The iPad is sexy, so Oreos are sexy, too! The Oreo Thin ad campaign is also making clever use of celebrity and social media–for instance, not long ago, actor and comedian Neil Patrick Harris sent out this tweet:

NPH Oreo Tweet

Accompanied by this charming Instagram post:

NPH Oreos instagram

If that doesn’t make you want Oreo Thins, I don’t know what will.

For these reasons, we have to officially declare the Oreo Thins campaign to be some Advertising that Seriously Works!

Oreo Has a History of Quality Ads…Check it Out:


Top 10 Things Designers Hate: Number 3

A simple but important part of any working relationship is respecting each other’s time. We think most people totally get that! But this particular issue still comes up every now and then, so this week, let’s talk about how much designers hate….

3) Last-Minute Changes

Image courtesy of http://www.zerouno.org.

Image courtesy of http://www.zerouno.org.

Every designer has had a client wait until at or after the deadline to request a color change, a text-rewrite, or even a complete overhaul of an ad. These last-minute changes are often accompanied by, “oh, it’s just a little change, it shouldn’t take you very long,” or the dreaded: “I need it by today.”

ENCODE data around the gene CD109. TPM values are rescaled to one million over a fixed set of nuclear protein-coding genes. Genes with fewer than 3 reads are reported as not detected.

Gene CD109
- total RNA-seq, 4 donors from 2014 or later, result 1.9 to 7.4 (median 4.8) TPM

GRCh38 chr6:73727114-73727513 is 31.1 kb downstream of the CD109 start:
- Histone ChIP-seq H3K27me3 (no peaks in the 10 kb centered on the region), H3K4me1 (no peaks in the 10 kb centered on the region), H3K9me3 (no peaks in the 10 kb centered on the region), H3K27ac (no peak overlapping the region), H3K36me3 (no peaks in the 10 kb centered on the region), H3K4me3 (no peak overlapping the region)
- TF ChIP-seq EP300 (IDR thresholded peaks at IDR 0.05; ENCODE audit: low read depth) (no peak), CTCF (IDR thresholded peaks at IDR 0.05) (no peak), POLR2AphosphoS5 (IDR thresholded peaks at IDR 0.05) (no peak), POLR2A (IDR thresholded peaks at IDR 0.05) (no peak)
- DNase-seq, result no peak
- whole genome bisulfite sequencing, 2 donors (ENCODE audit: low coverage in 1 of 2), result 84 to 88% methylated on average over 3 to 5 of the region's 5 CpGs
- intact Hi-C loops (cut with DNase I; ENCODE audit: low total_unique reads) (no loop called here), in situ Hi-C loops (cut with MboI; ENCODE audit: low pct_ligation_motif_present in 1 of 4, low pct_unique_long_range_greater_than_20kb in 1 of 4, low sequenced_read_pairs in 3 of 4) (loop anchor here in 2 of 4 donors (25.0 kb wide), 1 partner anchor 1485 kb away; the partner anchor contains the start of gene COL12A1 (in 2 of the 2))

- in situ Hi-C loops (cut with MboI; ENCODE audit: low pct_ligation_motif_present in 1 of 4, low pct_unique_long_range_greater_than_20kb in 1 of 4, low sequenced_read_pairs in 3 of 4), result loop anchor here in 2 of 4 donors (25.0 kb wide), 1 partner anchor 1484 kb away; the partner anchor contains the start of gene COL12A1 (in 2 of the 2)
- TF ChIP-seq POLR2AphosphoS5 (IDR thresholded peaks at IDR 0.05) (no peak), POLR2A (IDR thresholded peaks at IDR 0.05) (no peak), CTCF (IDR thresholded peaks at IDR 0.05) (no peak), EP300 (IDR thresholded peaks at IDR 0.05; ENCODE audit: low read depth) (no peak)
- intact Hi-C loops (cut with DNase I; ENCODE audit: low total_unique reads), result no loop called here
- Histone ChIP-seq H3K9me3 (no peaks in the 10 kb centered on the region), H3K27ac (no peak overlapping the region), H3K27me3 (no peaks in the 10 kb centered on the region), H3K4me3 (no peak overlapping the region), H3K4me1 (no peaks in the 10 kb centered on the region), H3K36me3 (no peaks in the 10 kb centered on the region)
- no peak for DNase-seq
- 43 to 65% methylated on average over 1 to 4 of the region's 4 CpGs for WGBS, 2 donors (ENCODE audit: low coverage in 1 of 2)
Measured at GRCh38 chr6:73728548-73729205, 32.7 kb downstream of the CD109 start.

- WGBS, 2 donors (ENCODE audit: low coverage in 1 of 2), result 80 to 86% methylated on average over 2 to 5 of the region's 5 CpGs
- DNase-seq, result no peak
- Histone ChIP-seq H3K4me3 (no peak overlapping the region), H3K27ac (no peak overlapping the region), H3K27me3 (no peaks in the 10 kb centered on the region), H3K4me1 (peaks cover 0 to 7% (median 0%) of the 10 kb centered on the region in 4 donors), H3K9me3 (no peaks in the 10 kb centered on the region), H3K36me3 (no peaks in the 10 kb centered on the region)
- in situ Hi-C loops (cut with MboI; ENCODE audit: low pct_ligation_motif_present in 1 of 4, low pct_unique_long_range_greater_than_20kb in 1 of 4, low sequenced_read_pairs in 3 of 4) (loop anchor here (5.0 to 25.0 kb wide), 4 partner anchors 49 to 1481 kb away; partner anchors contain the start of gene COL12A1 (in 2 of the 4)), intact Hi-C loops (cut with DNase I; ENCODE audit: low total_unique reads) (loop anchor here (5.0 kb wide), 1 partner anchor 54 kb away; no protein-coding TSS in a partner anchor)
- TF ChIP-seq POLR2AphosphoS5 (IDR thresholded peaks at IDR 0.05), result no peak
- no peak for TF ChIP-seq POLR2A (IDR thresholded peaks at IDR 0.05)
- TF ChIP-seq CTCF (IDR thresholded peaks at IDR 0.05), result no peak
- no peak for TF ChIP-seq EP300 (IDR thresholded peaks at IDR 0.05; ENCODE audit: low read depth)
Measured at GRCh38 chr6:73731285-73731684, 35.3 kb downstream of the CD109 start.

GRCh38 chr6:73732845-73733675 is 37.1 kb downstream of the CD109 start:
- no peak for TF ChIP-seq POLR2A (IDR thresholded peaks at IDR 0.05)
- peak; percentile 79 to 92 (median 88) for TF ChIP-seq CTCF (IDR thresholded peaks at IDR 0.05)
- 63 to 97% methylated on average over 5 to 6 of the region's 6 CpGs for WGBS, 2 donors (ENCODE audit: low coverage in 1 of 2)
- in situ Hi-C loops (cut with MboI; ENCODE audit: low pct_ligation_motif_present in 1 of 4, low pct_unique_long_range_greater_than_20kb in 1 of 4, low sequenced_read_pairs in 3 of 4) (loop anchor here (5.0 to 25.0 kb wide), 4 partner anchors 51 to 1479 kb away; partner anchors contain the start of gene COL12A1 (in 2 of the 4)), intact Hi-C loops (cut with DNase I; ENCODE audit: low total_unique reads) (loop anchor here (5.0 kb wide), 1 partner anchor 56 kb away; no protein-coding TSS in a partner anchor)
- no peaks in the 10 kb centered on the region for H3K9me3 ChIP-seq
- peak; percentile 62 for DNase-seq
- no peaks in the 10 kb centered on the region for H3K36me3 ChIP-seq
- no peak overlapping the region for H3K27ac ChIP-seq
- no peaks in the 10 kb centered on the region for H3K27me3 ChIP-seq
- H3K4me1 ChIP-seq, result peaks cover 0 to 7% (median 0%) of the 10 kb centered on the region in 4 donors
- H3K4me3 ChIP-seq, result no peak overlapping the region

Of course, clients often don’t realize how long a given change is going to take. Something that seems simple, like replacing the copy, can actually be time-consuming because it requires the text to be sized and formatted to fit in the same space as the old copy. A change like, “could you just add a photograph?” isn’t a matter of just sticking something into the ad. A designer needs to find the right image, get the client’s approval, and make sure it’s the right size and resolution to look good with the rest of the ad. stop-the-press 2